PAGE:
How important it is to treasure, then, those fleeting moments when it does reappear - and recently, we had two of those! One was on the evening of Thanksgiving when Mom-Mom and Pop-Pop stayed to watched a children's movie with the grandkids and afterwards my mom in a playful mood twirled around the living room to one of the songs. This brought a smile to my dad's face. And something that has brought laughter to him of late is thanks to some dear friends, the Mullins, who present my parents with a box of gifts to open one daily through the month of December. A lighthearted toy called "Talking Tom" repeats back what anyone says in a high-pitched voice and has created quite a stir among the grandkids and adults alike! When Mom and Dad introduced it to me without prior warning, peals of laughter burst across the living room and my dad was even wiping away tears of delight.

The best lessons I have learned in life have been from my dad and mom. Their example has not been perfect, but powerful. Their faithfulness has not been without heartache and struggle, but by the grace of God they have endured. I didn't always appreciate the lessons at the time, but many have stayed with me throughout the years. Some are almost humorous now such as, "If you say "No" to the first person who asked you to the school banquet, you cannot say "Yes" to someone else. That would be an unkindness. So if you choose to say "No," you choose to go alone." Others clamped down on the fickleness of the teenage years; for example, when tempted to renege on a youth event I was told, "You will not back out of this commitment because you'd rather do something else now. You gave your word; you keep your word." Even as a mother with over a dozen years of marriage under my belt, my dad's words could speak reason to me. I remember writing a searing post in response to a conversation with a pastor in which he shared a highly insensitive story with my husband and me. My dad promptly called down to Chile to say, "I understand how you feel. But I really don't think this is something you want to say publicly in this way." He was wise and he was right, and I deleted that post.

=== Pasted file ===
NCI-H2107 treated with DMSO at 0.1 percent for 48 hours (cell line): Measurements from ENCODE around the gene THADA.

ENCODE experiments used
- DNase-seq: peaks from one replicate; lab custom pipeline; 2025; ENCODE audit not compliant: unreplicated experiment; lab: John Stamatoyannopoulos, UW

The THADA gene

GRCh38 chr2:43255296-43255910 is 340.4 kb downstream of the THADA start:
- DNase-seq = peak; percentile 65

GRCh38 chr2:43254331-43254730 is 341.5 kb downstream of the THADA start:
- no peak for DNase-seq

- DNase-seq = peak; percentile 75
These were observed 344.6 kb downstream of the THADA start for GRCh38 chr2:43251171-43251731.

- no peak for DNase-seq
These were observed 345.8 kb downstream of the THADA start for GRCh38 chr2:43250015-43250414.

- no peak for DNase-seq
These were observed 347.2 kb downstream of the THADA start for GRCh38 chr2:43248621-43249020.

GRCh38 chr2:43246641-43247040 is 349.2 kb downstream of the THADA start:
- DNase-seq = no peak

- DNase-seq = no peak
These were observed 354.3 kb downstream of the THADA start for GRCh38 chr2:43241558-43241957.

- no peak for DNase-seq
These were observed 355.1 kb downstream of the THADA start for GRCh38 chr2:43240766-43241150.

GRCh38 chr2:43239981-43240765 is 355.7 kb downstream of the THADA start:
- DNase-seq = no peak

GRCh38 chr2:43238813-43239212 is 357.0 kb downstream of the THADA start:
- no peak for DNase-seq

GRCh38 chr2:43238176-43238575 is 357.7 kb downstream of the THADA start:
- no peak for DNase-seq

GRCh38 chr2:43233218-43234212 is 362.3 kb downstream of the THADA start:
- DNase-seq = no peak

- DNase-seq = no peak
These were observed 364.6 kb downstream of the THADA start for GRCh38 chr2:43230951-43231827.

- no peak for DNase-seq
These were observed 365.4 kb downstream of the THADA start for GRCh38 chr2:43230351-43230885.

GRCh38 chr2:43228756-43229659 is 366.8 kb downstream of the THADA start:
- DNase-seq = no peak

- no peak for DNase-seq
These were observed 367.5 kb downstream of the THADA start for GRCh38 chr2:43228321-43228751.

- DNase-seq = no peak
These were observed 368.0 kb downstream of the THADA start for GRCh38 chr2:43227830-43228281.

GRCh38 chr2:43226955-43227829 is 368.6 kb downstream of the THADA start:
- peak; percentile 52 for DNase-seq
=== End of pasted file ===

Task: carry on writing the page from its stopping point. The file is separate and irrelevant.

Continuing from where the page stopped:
There is so much more to say than I could fit in a single post, and the hour is late. I will write again in more detail another time but I want to end by saying this. One of the most powerful lessons I learned came not from my dad's words but his example. Children see the most "real" side of their parents, the one that is not always picture perfect. (How well I know this now with six of my own!) Growing up, as a young girl I remember times when my dad struggled with his temper. He never lost control but it was there. Yet over the years he became the peacemaker, the mediator, the one whom others sought when problems needed to be solved and differences resolved. 

I witnessed this change in his character and know it came from submitting his earthly clay to the Heavenly Potter. How much of a battle it was, only he and God know. And now, only they two truly know how much of a battle it is for him to live with MSA. But I am still watching his example, and it is still changing my life. I love you, Dad, more than you'll ever know.

1 comment:

Ginny C. said...

I have never known a man more warm, kind, compassionate and wise as your father. I am glad that you treasure and honor him. He has greatly loved you and been proud of you.